WASHINGTON (AP) — Former Defense Secretary Leon Panetta is criticizing President Barack Obama for leaning toward, then deciding against military action against Syria for its use of chemical weapons.
"By failing to respond, it sent the wrong message to the world," Panetta says in a new book in which he reveals his differences with the president over the decision to withdraw completely from Iraq in 2011.
In August 2012, Obama said the U.S. would reconsider its opposition to military involvement in the Syrian civil war if President Bashar Assad deployed or used chemical or biological weapons. "That's a red line for us," the president said. "There would be enormous consequences if we start seeing movement on the chemical weapons front, or the use of chemical weapons. That would change my calculations significantly."
But even after Assad used chemical weapons, killing hundreds of Syrian civilians, Obama planned a Rose Garden address in which it was widely expected to announce airstrikes against Assad, Obama instead said he would consult with Congress.
"President Obama vacillated, first indicating that he was prepared to order some strikes, then retreating and agreeing to submit the matter to Congress," according to an early copy of the book purchased by The Associated Press. "The latter was, as he well knew, an almost certain way to scotch any action. By mid-2013, a majority of Congress could not agree on what day of the week it was, much less a resolution authorizing the use of American force in the Middle East.
"The result, I felt, was a blow to American credibility. When the president as commander in chief draws a red line, it is critical that he act if the line is crossed. ... Assad's action clearly defied President Obama's warning."
Panetta's book, "Worthy Fights," is scheduled for release next week.
Earlier this year former Secretary of State Hillary Rodham Clinton published a memoir in preparation for an expected presidential campaign in which she outlined differences with Obama, including over Syria.
On the deadly 2012 siege of the U.S. diplomatic post in Benghazi, Libya, Panetta said the administration had no indication of an attack coinciding with the Sept. 11 anniversary. U.S. Ambassador Chris Stevens and three other Americans were killed in the violence.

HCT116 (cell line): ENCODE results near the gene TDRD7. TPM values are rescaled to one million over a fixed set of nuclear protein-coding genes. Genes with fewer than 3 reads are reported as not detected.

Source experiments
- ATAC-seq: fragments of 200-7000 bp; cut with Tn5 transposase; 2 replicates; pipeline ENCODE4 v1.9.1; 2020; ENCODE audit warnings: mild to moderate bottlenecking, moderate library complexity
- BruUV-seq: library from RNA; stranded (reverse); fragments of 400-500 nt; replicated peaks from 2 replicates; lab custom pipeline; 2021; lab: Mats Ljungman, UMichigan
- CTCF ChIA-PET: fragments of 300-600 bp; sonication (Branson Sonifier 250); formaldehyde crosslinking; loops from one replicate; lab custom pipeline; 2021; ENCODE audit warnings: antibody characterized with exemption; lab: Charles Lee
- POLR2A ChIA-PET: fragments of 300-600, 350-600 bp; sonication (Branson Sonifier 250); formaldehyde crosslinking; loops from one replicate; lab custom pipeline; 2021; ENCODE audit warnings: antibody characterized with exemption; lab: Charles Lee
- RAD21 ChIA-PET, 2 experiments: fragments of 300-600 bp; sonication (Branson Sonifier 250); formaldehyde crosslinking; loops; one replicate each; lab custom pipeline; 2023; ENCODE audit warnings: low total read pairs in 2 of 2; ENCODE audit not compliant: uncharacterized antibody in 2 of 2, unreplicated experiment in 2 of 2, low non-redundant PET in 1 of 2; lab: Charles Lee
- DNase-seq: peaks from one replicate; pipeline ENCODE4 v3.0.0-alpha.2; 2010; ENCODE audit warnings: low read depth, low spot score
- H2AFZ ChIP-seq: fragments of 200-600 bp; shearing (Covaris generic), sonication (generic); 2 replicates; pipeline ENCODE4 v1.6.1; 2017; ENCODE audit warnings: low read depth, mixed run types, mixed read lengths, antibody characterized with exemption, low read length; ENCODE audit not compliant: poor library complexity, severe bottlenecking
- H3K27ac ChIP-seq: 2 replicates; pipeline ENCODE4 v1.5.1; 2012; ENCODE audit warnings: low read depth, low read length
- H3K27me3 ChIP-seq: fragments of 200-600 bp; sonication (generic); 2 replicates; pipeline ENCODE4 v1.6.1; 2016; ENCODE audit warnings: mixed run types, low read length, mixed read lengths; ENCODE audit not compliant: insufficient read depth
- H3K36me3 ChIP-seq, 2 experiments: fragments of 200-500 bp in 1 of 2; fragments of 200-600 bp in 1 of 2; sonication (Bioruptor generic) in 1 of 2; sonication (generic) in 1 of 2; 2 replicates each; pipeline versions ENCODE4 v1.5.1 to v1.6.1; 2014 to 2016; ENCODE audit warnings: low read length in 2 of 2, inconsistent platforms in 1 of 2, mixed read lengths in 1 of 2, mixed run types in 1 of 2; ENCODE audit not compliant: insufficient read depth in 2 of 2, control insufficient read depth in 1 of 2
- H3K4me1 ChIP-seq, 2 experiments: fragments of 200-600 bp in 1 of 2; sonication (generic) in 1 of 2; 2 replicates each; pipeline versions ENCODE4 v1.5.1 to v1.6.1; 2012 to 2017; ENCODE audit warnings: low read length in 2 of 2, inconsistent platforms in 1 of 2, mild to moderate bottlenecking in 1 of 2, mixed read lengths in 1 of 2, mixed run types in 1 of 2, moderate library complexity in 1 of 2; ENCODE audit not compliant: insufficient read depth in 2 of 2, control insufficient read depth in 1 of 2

Panetta, who also served as director of the CIA, said he questioned "from the beginning" the CIA's initial assessment that the attack was the work of a mob of protesters rather than an organized assault. "It seemed to me that most spontaneous demonstrators don't arrive for a protest carrying rocket-propelled grenade launchers," he said.
But Panetta defended the intelligence agency, saying such work is difficult and often contradictory. "It was not clear at the time that there were two separate incidents, separated by distance and by several hours," he said.
On Iraq, Panetta chided Obama for not keeping a residual U.S. force behind, which he said could have helped provide training and security to Iraqi security forces and blunt the Islamic State group's recent takeover of parts of northern and western Iraq.
"My fear, as I voiced to the president and others, was that if the country split apart or slid back into the violence that we'd seen in the years immediately following the U.S. invasion, it could become a new haven for terrorists to plot attacks against the U.S."
Panetta also blamed former Iraqi Prime Minister Nouri al-Maliki for deteriorating conditions in Iraq, saying he exacerbated sectarian divisions already getting worse in his country.
"The news from Iraq bothered me to no end. In my view, the ISIS offensive in 2014 greatly increased the risk that Iraq will become al-Qaeda's next safe haven," Panetta wrote, using an acronym for the Islamic State group. "That is exactly what it had in Afghanistan pre 9/11. After all we have done to decimate al-Qaida's senior leadership and its core, those efforts will be for naught if we allow it to rebuild a base of operations in the Middle East."
State Department spokeswoman Jen Psaki said many former administration officials who have been critical of Obama's foreign policy decisions were involved in and supported strategies when they were developed, including "the fact that we were not going to allow our troops to stay on the ground (in Iraq) without the protections they needed."
"The political situation on the ground was that the Iraqis did not want to have a big troop presence on the ground," Psaki said. "There were political challenges to getting it through, but it was clear they did not want that. So that was what we were dealing with at the time."
Associated Press writers Bradley Klapper and Josh Lederman contributed to this report.